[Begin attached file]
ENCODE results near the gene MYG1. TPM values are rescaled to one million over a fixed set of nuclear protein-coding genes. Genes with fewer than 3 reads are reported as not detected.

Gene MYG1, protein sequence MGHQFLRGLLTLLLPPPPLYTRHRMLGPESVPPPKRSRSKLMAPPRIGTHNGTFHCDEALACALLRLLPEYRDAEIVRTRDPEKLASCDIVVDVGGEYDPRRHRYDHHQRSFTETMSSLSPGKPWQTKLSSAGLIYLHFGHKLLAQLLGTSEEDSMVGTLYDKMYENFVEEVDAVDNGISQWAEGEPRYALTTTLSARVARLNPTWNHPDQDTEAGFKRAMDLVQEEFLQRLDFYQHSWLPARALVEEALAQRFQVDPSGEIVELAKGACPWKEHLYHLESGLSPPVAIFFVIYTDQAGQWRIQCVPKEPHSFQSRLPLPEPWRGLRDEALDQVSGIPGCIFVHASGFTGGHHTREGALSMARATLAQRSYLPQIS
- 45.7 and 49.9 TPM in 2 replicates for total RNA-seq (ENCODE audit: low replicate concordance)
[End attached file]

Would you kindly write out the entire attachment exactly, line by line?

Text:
ENCODE results near the gene MYG1. TPM values are rescaled to one million over a fixed set of nuclear protein-coding genes. Genes with fewer than 3 reads are reported as not detected.

Gene MYG1, protein sequence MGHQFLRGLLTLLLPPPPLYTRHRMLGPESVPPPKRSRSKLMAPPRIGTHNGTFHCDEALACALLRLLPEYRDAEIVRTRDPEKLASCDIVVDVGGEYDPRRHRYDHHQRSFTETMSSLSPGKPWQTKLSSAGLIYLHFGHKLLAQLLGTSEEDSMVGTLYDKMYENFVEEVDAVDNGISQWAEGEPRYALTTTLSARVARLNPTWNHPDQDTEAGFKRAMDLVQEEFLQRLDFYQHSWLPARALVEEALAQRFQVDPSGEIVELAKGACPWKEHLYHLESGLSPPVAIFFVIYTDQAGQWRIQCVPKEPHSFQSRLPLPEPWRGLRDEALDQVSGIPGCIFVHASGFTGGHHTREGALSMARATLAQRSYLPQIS
- 45.7 and 49.9 TPM in 2 replicates for total RNA-seq (ENCODE audit: low replicate concordance)